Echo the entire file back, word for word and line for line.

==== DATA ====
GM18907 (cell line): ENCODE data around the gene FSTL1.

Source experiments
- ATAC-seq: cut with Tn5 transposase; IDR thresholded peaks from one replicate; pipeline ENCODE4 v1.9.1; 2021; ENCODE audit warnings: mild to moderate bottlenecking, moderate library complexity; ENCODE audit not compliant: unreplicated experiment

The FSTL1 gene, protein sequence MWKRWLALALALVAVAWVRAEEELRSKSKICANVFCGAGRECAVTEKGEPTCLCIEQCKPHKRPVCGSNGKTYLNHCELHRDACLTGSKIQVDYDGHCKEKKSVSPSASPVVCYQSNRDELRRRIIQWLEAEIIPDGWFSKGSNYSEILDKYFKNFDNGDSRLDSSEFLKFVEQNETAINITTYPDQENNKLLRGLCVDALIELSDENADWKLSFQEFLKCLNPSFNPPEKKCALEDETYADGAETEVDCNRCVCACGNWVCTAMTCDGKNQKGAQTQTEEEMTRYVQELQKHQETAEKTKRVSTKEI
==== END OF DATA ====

GM18907 (cell line): ENCODE data around the gene FSTL1.

Source experiments
- ATAC-seq: cut with Tn5 transposase; IDR thresholded peaks from one replicate; pipeline ENCODE4 v1.9.1; 2021; ENCODE audit warnings: mild to moderate bottlenecking, moderate library complexity; ENCODE audit not compliant: unreplicated experiment

The FSTL1 gene, protein sequence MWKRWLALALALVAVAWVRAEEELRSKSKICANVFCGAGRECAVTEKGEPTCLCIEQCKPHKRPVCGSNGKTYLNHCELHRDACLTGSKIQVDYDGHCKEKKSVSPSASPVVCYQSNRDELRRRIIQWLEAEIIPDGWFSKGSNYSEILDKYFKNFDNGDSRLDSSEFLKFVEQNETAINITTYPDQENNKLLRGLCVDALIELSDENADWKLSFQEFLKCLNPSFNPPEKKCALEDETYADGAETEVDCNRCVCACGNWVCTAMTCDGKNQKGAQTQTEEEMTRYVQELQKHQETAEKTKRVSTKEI